The U.S. Bureau of Mines and several member companies of the National Industrial Sand Association have been working in many areas to reduce personal exposure to respirable dust. Areas investigated have included ventilation, improved hardware design, improved housekeeping practices, and addition of moisture to products. This article reviews information to date on various methods of using moisture to reduce respirable dust concentrations in mineral processing plants. Individual studies present an inconclusive case for additional work in this area. Together, however, these studies indicate a good potential for the development of an economical and practical plantwide dust control technique. Naturally, these techniques may only be applicable for certain mineral products. Methods used in the individual studies to evaluate dust reductions included observation, gravimetric filter analysis, and instantaneous light-scattering methods. Various methods of moisture addition included the use of foams, steam, and water sprays. Reductions achieved were dependent on the method of moisture addition and ranged up to 90 + pct. In general, foam and steam were nearly twice as effective in reducing dust as plain water sprays. This was attributed to increased surface area of the medium. The other significant finding was the need for thorough mixing of the product with the water.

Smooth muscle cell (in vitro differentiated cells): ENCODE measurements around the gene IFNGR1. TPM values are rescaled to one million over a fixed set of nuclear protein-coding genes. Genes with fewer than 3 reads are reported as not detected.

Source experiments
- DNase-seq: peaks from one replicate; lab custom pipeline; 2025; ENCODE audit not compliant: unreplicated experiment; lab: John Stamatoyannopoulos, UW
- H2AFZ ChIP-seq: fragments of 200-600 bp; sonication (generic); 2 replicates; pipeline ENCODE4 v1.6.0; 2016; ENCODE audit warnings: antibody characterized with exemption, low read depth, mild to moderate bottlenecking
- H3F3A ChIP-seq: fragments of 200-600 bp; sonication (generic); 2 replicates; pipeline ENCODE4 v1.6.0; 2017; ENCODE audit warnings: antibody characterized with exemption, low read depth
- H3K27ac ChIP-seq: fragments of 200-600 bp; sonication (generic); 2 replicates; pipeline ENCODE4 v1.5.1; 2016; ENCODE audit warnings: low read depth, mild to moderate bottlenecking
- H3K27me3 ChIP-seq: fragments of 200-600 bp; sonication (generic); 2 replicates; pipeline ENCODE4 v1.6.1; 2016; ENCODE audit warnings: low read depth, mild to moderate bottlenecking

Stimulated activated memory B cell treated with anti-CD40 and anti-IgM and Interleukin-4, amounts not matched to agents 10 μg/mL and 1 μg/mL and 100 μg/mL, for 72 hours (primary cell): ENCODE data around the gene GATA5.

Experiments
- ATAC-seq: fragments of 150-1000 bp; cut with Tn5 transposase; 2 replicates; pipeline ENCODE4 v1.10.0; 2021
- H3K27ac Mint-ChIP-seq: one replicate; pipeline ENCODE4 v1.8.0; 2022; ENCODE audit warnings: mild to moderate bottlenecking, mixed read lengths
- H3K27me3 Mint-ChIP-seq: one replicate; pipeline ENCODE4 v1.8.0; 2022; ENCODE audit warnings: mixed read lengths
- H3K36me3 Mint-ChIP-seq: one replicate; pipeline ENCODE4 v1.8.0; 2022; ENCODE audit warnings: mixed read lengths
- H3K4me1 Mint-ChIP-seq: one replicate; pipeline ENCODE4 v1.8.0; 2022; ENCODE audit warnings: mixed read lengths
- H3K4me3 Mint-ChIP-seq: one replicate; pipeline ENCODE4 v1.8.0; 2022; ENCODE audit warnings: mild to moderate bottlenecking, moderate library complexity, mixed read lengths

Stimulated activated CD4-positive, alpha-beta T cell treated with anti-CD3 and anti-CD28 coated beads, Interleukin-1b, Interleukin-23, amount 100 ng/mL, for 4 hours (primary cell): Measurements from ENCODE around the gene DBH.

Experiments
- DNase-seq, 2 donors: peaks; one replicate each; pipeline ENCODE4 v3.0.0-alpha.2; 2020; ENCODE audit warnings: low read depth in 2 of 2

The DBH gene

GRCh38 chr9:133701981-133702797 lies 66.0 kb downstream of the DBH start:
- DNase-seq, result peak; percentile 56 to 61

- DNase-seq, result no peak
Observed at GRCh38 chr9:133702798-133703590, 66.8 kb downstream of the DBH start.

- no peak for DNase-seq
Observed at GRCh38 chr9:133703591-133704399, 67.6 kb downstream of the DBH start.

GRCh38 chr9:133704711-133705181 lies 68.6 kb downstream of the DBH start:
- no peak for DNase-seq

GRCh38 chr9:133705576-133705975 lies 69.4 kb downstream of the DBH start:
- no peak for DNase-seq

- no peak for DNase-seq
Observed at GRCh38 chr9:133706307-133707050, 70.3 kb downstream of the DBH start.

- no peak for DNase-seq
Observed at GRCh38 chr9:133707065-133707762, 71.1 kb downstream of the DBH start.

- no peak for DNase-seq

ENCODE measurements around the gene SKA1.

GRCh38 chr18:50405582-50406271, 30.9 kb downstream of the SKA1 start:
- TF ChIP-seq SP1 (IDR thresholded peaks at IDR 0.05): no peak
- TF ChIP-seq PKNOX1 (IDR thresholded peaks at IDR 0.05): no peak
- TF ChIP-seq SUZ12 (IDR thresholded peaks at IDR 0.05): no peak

Appl. Indus. Hygiene, Vol. 4, No. 8, August 1989, PP. 198-200